COVID-19 Causing Heart Diseases In Several Patients
Myocardial Inflammation Can Cause Long Term Life-Threatening Conditions
According to the recent study that has been published in a medical journal named JAMA Cardiology, the pandemic of COVID-19 causing heart diseases in several patients, even if the symptom of the disease ranges from mild to moderate impact. This result has been concluded after doing a study of the sample size of 100 coronavirus infected patients, after which it was deduced that the deadly infection of COVID-19 causing heart diseases to further decrease the immunity and health of the patient.
During the study consisting of 10 COVID-19 patients, out of which some individuals ever sick enough to be admitted in hospitals and some percent of the sample group had mild symptoms of coronavirus for which they were sent home to recover. Around 60% of the sample patients had evidence which suggested that the deadly viral infection has caused myocardial damage, which is inflammation of heart muscles. The severity of heart damage can range from mild but can eventually escalate to become serious cardiac issues includes heart failure. This study provides clear evidence suggesting that COVID-19 causing heart diseases.
This research has given quite shocking evidence that has increased fear across the world. The very severely infected and acute coronavirus patients that are in the intensive care unit does not pose any cardiac problems, but most of the coronavirus infected patients with less severe symptoms but chronic infection might have drastic damage to their heart.
Even though this research might look scary at first glance, but if proper precautions are taken, then cardiac issues could be resolved before they escalate and become life-threatening conditions. This study regarding COVID-19 causing heart diseases in patients has compared the sample to a control group that has similar pre-existing cardiovascular disease risk factors but does not have the coronavirus infection. In the control group, about 40% of the sample group patients have shown signs of proper cardiac inflammation, which means that the increased burden of the coronavirus infection wasn’t high as it seems. However, the cardiovascular problems among the coronavirus infected patients are an actual concern for which healthcare staff should be on the lookout.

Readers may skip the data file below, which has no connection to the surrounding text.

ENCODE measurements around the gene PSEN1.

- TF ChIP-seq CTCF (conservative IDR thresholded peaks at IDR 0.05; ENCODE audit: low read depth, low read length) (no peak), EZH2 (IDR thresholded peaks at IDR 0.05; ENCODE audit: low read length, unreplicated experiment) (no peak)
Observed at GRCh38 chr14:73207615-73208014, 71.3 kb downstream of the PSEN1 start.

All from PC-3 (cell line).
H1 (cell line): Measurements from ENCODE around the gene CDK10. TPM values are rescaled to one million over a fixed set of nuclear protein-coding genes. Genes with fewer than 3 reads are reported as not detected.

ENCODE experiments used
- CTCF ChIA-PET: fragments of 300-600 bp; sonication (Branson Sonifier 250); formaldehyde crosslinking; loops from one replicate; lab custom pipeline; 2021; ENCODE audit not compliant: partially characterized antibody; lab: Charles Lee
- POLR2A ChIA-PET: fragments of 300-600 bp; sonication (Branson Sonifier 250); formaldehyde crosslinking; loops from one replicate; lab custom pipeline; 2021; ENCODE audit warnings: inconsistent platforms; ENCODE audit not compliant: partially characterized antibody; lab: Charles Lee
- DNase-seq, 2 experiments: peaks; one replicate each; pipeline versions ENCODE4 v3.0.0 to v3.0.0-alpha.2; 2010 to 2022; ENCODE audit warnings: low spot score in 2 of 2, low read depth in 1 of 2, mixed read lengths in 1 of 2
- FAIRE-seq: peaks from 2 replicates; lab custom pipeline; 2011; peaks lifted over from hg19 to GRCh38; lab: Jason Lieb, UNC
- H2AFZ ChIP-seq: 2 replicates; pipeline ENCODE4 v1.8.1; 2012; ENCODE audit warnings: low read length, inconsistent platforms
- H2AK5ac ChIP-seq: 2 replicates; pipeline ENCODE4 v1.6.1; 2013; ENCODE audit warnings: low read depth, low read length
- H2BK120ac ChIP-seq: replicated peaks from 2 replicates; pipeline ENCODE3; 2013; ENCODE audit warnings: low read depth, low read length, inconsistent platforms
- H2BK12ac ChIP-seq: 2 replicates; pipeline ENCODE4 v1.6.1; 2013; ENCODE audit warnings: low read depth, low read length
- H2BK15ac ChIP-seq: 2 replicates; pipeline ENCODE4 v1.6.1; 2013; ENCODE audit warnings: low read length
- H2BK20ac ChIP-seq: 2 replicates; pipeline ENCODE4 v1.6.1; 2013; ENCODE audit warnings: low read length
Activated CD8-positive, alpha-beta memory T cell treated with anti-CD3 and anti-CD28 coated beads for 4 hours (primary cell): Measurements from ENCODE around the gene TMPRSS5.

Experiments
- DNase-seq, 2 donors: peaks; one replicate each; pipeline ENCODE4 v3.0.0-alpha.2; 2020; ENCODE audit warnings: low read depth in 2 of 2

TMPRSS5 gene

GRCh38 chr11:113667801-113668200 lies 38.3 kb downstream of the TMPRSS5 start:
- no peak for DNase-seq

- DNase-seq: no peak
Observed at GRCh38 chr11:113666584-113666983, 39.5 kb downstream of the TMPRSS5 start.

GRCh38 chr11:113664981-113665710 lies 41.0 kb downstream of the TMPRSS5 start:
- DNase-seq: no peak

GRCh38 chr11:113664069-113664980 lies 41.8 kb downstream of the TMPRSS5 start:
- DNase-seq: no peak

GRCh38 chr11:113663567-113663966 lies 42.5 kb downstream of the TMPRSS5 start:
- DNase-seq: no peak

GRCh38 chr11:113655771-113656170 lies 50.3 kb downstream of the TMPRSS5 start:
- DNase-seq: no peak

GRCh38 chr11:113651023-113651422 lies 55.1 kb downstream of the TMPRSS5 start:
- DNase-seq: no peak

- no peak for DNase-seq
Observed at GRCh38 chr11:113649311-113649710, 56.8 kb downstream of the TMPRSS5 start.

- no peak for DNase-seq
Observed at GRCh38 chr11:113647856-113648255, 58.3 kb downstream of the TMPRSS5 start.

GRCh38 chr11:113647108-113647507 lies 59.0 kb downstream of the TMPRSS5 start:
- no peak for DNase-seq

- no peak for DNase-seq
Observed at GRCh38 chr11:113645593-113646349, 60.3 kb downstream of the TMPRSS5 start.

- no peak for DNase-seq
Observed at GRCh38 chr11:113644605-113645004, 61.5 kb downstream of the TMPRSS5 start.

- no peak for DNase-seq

Earlier this year, China has done several studies regarding the coronavirus pandemic and its adverse effects on the human heart. According to a Chinese study, one out of five coronavirus patients that were admitted to hospitals had suffered from heart damage, and the injuries to the myocardial tissue tend to become severe according to the disease outcomes. Several studies have also shown regarding the COVID-19 causing heart diseases in infected individuals.
Even though multiple studies have been done on COVID-19 causing heart diseases in infected individuals, no evidence has suggested the likelihood and lasting of the myocardial damage and what it meant in the long term life of the patient, for which researches are still undergoing. If the inflammation around the heart has persisted for less than six months, the consequences are not dire. There are high hopes that follow-up studies for the long term of coronavirus patients might be done to check if the myocardial injuries persist even after recovering from the coronavirus infection.
Multiple doctors suggest that the long term consequences of coronavirus pandemic could become life-threatening if not kept in check by routine full body checkup. Due to this, it could reduce the risk of myocarditis. These assumptions have been made because similar problems were observed in the SARS pandemic in 2003 and another ordinary virus parvoviruses, which have been known to cause inflation of myocardial inflammation. Amid the SARS-CoV-2 infection, the virus solely targets the receptors, which are found throughout the human body, including the heart, but no evidence suggests that the viral infection has caused any damage to the myocardial tissue, as it is a systemic illness, not a respiratory illness.